15 lines concise and easy understand c++ solution, vector + unordered_map


  • 0
    A
    class RandomizedSet {
    private:
        vector<int> nums;
        unordered_map<int, int> map;
    public:
        /** Initialize your data structure here. */
        RandomizedSet() {
        }
        
        /** Inserts a value to the set. Returns true if the set did not already contain the specified element. */
        bool insert(int val) {
            if(map.count(val)) return false;
            nums.push_back(val);
            map[val] = nums.size() - 1;
            return true;
        }
        
        /** Removes a value from the set. Returns true if the set contained the specified element. */
        bool remove(int val) {
            if(map.count(val) == 0) return false;
            int index = map[val];
            swap(nums[index], nums[nums.size() - 1]);
            nums.pop_back();
            map[nums[index]] = index;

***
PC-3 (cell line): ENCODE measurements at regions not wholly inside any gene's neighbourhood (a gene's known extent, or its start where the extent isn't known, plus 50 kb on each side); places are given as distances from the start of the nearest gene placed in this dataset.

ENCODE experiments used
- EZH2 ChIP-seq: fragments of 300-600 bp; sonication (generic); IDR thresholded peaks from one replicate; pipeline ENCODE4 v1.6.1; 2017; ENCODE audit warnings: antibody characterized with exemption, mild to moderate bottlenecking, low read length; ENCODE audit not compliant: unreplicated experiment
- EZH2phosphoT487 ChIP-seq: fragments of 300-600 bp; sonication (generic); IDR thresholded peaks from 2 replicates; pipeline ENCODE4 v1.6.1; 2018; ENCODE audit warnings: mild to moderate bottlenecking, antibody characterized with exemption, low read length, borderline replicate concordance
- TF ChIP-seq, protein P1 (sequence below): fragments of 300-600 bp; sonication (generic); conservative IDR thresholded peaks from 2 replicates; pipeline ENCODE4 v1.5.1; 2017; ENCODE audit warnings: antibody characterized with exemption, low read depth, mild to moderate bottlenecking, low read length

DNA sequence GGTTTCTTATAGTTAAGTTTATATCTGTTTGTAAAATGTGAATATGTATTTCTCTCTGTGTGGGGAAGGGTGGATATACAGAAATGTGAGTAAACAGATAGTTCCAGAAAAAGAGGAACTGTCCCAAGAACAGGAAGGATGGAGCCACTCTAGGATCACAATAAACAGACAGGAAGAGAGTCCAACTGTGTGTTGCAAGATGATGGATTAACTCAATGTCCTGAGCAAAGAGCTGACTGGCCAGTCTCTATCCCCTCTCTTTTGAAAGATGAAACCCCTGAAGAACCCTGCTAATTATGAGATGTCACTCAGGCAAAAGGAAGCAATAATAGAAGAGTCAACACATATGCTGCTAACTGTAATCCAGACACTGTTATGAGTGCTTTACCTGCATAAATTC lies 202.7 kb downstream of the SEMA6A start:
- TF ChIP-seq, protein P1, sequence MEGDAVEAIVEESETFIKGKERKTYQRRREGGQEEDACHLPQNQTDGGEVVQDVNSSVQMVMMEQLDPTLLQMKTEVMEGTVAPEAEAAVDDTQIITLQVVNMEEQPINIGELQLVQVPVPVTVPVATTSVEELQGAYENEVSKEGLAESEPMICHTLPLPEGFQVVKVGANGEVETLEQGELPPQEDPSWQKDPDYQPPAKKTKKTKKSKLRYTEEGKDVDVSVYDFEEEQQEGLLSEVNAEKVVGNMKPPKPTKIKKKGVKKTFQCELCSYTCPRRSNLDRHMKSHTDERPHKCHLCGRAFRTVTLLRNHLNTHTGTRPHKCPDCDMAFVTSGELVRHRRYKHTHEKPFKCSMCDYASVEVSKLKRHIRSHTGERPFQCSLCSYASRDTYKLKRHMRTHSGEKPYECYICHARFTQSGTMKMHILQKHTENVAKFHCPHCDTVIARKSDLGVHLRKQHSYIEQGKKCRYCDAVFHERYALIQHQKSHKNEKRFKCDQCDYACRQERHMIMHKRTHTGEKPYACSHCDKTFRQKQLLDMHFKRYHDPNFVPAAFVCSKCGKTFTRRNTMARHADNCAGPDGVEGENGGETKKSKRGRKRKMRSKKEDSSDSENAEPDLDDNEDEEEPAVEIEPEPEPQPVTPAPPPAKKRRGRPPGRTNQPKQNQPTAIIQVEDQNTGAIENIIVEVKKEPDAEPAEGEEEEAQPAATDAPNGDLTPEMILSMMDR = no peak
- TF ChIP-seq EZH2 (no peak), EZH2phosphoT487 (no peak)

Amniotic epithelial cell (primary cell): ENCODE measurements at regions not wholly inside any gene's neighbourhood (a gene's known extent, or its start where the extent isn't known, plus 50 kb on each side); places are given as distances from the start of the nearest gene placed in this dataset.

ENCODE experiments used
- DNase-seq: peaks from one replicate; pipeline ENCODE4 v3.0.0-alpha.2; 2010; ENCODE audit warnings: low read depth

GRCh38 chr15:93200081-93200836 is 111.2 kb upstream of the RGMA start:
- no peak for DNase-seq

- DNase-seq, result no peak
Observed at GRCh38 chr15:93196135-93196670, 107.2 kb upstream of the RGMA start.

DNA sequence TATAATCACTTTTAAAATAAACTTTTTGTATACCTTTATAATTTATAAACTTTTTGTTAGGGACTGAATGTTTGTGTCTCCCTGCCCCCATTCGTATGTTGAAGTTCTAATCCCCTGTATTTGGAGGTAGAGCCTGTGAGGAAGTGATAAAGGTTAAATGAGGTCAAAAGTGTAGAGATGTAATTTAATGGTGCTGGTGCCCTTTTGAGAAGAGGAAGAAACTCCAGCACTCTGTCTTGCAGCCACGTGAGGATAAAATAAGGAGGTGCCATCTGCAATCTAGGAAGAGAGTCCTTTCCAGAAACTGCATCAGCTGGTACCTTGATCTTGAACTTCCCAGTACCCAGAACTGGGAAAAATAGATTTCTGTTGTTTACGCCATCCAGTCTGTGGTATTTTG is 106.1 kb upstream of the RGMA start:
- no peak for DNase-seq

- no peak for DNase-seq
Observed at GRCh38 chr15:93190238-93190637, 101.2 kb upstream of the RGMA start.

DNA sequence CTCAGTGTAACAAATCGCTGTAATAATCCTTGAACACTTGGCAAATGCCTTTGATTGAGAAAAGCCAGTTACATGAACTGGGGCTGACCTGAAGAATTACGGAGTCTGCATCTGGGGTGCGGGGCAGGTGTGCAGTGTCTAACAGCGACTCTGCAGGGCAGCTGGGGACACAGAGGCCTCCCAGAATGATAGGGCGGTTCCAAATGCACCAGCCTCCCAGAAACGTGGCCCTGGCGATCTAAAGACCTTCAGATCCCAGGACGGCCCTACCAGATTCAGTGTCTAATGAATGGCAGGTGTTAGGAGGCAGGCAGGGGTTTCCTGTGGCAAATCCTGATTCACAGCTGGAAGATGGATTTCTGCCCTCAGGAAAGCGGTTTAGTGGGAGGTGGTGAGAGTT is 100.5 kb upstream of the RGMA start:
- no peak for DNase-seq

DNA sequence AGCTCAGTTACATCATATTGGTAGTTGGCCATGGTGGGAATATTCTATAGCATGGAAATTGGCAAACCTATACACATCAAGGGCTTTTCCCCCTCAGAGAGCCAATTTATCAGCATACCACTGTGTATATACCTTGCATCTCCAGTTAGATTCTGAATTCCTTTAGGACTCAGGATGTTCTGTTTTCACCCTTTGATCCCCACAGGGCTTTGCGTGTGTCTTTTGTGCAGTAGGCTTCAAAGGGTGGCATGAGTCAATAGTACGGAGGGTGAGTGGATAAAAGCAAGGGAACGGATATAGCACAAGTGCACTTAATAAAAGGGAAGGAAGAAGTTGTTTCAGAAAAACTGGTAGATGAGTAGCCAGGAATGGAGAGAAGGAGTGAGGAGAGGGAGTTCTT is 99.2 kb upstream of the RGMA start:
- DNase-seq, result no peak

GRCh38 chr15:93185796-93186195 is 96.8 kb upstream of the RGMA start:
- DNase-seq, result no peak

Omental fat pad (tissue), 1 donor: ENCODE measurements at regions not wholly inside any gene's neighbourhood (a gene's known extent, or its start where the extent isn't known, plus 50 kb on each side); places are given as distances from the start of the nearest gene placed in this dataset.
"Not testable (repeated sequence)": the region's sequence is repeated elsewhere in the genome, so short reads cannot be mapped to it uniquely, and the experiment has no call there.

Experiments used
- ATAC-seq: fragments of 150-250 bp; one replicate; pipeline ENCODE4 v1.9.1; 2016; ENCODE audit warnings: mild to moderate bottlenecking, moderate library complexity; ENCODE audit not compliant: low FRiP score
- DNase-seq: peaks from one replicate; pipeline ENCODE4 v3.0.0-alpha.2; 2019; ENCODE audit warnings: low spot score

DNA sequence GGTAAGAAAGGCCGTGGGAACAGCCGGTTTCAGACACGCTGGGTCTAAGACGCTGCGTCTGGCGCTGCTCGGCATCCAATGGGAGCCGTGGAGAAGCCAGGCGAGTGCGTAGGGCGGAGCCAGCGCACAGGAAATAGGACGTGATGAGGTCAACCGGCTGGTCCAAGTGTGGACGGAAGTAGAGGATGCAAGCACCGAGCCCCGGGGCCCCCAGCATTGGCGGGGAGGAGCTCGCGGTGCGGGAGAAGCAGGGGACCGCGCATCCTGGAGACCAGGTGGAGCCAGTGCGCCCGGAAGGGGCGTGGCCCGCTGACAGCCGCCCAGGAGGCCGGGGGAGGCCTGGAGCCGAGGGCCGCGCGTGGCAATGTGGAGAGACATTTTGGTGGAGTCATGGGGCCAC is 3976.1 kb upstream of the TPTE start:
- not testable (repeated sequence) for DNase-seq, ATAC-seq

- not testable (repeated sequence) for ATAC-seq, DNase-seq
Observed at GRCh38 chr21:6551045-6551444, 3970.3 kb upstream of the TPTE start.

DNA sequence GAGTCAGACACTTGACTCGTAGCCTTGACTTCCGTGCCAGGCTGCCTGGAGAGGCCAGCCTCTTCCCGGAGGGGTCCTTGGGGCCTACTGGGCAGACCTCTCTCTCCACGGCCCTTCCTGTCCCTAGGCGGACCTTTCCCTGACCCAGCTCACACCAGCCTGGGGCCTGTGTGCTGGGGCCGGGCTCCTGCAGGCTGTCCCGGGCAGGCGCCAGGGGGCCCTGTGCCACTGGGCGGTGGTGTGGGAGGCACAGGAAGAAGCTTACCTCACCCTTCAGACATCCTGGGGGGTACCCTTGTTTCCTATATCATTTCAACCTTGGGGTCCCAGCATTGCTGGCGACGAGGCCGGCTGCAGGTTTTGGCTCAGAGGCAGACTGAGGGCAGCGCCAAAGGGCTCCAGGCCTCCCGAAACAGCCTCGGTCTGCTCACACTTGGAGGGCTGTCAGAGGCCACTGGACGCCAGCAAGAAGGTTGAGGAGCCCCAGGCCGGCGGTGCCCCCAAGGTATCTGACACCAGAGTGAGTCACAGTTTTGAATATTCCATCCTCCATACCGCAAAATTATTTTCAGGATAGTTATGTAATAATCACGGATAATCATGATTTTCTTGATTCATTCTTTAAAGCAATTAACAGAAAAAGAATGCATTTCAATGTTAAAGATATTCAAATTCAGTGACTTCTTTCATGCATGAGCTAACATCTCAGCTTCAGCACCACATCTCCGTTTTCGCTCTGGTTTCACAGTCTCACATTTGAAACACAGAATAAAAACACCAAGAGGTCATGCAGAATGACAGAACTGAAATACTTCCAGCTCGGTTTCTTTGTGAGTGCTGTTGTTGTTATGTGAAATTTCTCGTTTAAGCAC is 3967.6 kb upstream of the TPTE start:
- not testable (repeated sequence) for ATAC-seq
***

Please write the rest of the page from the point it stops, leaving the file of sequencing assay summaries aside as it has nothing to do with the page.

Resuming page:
map.erase(val);
            return true;
        }
        
        /** Get a random element from the set. */
        int getRandom() {
            int index = rand() % nums.size();
            return nums[index];
        }
    };
    
    /**
     * Your RandomizedSet object will be instantiated and called as such:
     * RandomizedSet obj = new RandomizedSet();
     * bool param_1 = obj.insert(val);
     * bool param_2 = obj.remove(val);
     * int param_3 = obj.getRandom();
     */
    

  • 0
    C

    Better use iterator to remove a map element. Using value will take logarithmic time.

        unordered_map<int, int>::iterator it = map.find(val);
        map.erase(it);

  • 0
    A

    @chi Why is that? Especially when each key is unique.

    by position (1)
    iterator erase ( const_iterator position );
    by key (2)
    size_type erase ( const key_type& k );
    range (3)
    iterator erase ( const_iterator first, const_iterator last );

    Complexity
    Average case: Linear in the number of elements removed (which is constant for versions (1) and (2)).
    Worst case: Linear in the container size.


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